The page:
Tag Archives: Manufacturing

The Bluesign Standard

Written by Owain Jones, MBA in Sustainability student at University of Saint Francis Since sustainability initiatives are beginning to become very common, almost all industries are trying to figure how or what they can do. With this comes the rise in other businesses designed to help those attain their sustainability goals and New Leaf is one of them. It is a great opportunity for businesses to be able to have access to experts who they would otherwise have to hire or train, which can prove to be time consuming and more expensive than consulting firms. However, there has been an increase in large companies specifically hiring sustainability personnel because they feel it is worth their while and sustainability is not just a fad, it is important and here to stay. But when a company needs to dramatically overhaul their product line to become more sustainable, an outside organization can prove to be an easy route. For the textile industry, Bluesign is just that organization. A Swiss scientist, Dr. Peter Waeber, began to develop sustainable products in the 1980s, with a project for the World Wildlife Federation (WWF) to create a “green” cotton. Throughout the development of this and the introduction of sustainable dyes, finally  Continue Reading »

The Larger Costs of Sustainability: The Shipping Industry

Written by Owain Jones, MBA in Sustainability student at University of Saint Francis It is obvious that doing the little things to become sustainable, like reducing energy and paper consumption and trash reduction, can be very rewarding and cost relatively little to implement. However, what about the major operations that can end up costing billions of dollars to implement substantial sustainability initiatives in their sector? The transportation sector has been able to implement more fuel efficient vehicles in their fleets to help reduce the consumption of fossil fuels, but there is still an even bigger energy user that may be commonly overlooked. Almost all consumer goods are shipped from their manufacturing origin to their destinations by overseas shipping, something many may not usually think about. As you recall these massive shipping vessels, you may clue in to how much fuel it may take to transport those thousands of shipping containers processed at ports around the US a day. This then represents a very massive area of human existence that is extremely unsustainable. As with many of the sustainability problems, this one does have solutions that have been developed through modern technology to create more sustainable overseas shipping. However, it is not as simple as  Continue Reading »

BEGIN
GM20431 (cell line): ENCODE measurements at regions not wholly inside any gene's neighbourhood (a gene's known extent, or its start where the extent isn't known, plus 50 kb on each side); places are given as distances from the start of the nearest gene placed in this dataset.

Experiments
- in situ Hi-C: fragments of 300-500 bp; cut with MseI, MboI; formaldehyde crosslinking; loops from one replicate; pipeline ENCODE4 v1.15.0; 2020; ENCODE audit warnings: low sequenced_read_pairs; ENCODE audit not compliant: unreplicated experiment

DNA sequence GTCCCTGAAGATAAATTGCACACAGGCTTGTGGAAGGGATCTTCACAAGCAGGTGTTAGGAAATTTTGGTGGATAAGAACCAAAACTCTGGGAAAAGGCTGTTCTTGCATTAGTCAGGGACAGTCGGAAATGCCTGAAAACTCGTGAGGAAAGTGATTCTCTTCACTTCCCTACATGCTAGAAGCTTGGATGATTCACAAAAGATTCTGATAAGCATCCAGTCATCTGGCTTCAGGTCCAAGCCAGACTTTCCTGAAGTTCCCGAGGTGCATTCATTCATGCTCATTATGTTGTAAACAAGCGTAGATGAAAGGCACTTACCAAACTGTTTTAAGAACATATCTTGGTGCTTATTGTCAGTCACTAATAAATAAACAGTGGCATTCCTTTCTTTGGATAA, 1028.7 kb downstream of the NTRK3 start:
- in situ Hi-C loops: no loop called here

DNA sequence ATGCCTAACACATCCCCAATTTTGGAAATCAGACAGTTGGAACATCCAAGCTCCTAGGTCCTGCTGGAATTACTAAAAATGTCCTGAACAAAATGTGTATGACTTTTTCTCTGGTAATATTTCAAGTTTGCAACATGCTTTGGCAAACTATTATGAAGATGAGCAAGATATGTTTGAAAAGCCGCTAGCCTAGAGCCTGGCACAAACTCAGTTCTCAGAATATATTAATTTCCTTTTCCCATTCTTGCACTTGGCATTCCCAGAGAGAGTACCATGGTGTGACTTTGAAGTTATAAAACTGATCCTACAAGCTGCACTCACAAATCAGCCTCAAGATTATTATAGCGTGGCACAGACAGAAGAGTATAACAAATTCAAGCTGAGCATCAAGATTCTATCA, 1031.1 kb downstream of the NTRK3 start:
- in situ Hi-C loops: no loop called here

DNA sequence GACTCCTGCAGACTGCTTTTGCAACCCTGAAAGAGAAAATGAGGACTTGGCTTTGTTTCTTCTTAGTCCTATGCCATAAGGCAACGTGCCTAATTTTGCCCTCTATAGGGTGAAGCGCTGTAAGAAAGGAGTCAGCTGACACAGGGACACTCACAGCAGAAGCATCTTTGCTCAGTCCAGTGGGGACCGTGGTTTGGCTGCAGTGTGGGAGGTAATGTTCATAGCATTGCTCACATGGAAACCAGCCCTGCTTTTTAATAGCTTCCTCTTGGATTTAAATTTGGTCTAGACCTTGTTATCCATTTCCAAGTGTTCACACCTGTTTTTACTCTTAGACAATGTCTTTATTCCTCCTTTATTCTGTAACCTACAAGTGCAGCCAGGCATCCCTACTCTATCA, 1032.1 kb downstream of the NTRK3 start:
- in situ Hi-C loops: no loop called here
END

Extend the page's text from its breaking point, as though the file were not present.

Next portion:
Going Landfill-Free

Written by Owain Jones, MBA in Sustainability student at University of Saint Francis An important part to becoming sustainable as a business, and as an extension a society, is dealing with the mounds of trash that is accumulated and then sent off to be dumped into landfills. According to the EPA, Americans generated 250 million tons of trash in 2010. This works out to over half a million tons every single day and 4.43 pound per person per day. Only 85 million tons of this was composted or recycled, coming out to be a 34.1% recycling rate. Even though this seems to be a low figure, it has steadily increased since mid-1990. As a business, the waste generated in offices can consist of material that is easily recyclable, like paper and plastic. However, waste material generated in the manufacturing process of a business can create a recycling challenge. The big American car manufacturer that you may have heard of, General Motors, has taken this recycling initiative head on to create a sustainable manufacturing process. As of June 2012, GM added its 100th landfill-free facility in Lansing, Michigan. The landfill-free designation literally means that the facility does not put one item  Continue Reading »